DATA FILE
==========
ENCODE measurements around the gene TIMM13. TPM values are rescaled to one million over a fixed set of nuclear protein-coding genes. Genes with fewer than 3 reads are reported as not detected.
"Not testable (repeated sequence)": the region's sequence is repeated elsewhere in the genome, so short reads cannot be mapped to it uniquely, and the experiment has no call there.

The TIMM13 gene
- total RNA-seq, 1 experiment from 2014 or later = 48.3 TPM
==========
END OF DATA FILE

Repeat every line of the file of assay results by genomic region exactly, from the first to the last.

ENCODE measurements around the gene TIMM13. TPM values are rescaled to one million over a fixed set of nuclear protein-coding genes. Genes with fewer than 3 reads are reported as not detected.
"Not testable (repeated sequence)": the region's sequence is repeated elsewhere in the genome, so short reads cannot be mapped to it uniquely, and the experiment has no call there.

The TIMM13 gene
- total RNA-seq, 1 experiment from 2014 or later = 48.3 TPM